neutron_galera_port: 3307

Now let’s prepare the destination database: create the database itself along with required users and provide them permissions to interact with the database. For that, we will run the neutron role with a common-db tag and limit execution to the neutron_server group only. You can use the following command for that:

openstack-ansible playbooks/os-neutron-install.yml --limit neutron_server --tags common-db

Once we have a database prepared, we need to disable HAProxy backends that proxy traffic to the API of the service in order to prevent any user or service actions with it.

For that, we use a small custom playbook. Let’s name it haproxy_backends.yml:

- hosts: haproxy_all
    - name: Manage backends
        socket: /run/haproxy.stat
        backend: "{{ backend_group }}-back"
        drain: "{{ haproxy_drain | default(False) }}"
        host: "{{ item }}"
        state: "{{ haproxy_state | default('disabled') }}"
        shutdown_sessions: "{{ haproxy_shutdown_sessions | default(False) | bool }}"
        wait: "{{ haproxy_wait | default(False) | bool }}"
        wait_interval: "{{ haproxy_wait_interval | default(5) }}"
        wait_retries: "{{ haproxy_wait_retries | default(24) }}"
      with_items: "{{ groups[backend_group] }}"

We run it as follows:

openstack-ansible haproxy_backends.yml -e backend_group=neutron_server

No, we can stop the API service for Neutron:

ansible -m service -a "state=stopped name=neutron-server" neutron_server

And run a backup/restore of the MySQL database for the service. For this purpose, we will use another small playbook, that we name as mysql_backup_restore.yml with the following content:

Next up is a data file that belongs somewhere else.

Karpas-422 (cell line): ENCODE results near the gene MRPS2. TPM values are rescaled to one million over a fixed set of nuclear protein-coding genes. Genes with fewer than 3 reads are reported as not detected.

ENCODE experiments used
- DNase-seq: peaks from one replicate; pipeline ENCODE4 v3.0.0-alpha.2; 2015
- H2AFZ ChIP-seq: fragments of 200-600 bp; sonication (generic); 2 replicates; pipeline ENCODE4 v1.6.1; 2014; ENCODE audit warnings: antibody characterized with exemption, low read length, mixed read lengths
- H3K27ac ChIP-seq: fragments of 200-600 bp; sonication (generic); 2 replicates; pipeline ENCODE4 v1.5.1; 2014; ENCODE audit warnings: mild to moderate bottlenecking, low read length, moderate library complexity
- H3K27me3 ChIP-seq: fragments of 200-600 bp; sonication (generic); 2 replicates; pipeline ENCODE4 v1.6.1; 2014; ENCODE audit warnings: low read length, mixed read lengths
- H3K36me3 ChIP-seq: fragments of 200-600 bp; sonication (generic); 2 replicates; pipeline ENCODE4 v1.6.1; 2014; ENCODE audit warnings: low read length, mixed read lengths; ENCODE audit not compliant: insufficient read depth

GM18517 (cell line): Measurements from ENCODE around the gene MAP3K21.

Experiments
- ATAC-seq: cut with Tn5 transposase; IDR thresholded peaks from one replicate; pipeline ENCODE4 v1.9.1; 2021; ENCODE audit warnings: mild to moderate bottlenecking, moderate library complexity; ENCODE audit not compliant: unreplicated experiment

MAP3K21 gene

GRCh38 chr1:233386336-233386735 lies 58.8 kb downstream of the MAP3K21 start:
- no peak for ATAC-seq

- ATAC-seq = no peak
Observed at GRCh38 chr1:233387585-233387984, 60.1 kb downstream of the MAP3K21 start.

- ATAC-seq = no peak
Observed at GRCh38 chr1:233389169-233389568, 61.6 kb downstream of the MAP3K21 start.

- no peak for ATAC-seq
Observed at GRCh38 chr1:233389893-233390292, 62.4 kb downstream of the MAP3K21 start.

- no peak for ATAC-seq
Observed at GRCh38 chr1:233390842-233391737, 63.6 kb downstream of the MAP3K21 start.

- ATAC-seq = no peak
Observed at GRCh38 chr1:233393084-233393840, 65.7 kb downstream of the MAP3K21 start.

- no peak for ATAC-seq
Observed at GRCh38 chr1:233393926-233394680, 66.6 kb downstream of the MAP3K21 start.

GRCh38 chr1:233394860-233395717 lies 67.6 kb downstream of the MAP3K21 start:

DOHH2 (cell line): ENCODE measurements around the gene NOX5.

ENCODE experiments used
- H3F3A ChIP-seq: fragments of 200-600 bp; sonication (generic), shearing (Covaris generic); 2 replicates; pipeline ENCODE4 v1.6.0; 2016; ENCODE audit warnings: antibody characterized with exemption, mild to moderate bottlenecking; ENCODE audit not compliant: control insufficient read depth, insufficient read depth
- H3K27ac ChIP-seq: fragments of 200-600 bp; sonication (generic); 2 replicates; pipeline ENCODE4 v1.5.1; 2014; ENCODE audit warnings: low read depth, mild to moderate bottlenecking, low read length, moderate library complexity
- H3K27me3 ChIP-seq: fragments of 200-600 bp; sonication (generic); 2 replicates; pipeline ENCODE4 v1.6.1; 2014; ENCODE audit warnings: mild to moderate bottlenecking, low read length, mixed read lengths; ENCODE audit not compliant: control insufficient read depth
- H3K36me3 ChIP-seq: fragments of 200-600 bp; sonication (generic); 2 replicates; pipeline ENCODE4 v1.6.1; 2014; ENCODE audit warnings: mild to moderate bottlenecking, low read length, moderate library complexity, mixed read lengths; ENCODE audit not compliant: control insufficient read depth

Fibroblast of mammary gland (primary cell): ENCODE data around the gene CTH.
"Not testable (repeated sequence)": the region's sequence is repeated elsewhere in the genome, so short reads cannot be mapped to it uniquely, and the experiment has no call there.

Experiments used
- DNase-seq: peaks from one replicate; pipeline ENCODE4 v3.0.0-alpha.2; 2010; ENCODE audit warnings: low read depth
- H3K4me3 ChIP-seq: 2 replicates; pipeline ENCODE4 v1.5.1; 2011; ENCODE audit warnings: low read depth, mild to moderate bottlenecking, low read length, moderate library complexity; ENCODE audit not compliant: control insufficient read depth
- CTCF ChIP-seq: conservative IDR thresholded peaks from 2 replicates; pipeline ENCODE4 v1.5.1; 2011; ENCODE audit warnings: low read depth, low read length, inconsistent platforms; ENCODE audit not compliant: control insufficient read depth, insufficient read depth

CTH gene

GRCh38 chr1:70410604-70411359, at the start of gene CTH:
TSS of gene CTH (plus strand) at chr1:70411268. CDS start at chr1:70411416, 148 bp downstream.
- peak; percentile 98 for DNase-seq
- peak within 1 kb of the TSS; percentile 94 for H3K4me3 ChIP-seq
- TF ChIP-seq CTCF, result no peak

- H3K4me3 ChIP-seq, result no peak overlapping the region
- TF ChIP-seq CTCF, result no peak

- hosts: "{{ groups['galera'][0] }}"
    _db: "{{ neutron_galera_database | default('neutron') }}"
    - name: Dump the db
      shell: "mysqldump --single-transaction {{ _db }} > /tmp/{{ _db }}"
    - name: Fetch the backup
        src: "/tmp/{{ _db }}"
        dest: "/tmp/db-backup/"
        flat: yes
- hosts: "{{ groups['neutron_galera'][0] }}"
    _db: "{{ neutron_galera_database | default('neutron') }}"
    - name: Copy backups to destination
        src: "/tmp/db-backup/"
        dest: "/tmp/db-backup/"
    - name: Restore the DB backup
      shell: "mysql {{ _db }} < /tmp/db-backup/{{ _db }}"

Now let’s run the playbook we’ve just created:

openstack-ansible mysql_backup_restore.yml

NOTE: The playbook above is not idempotent as it will override database content on the destination hosts.

Once the database content is in place, we can now re-configure the service using the playbook.

It will not only tell Neutron to use the new database but also will switch it to using the new RabbitMQ cluster as well and re-enable the service in HAProxy.

For that to happen we should run the following command:

openstack-ansible playbooks/os-neutron-install.yml --tags neutron-config,common-mq

After the playbook has finished, neutron services will be started and configured to use new clusters.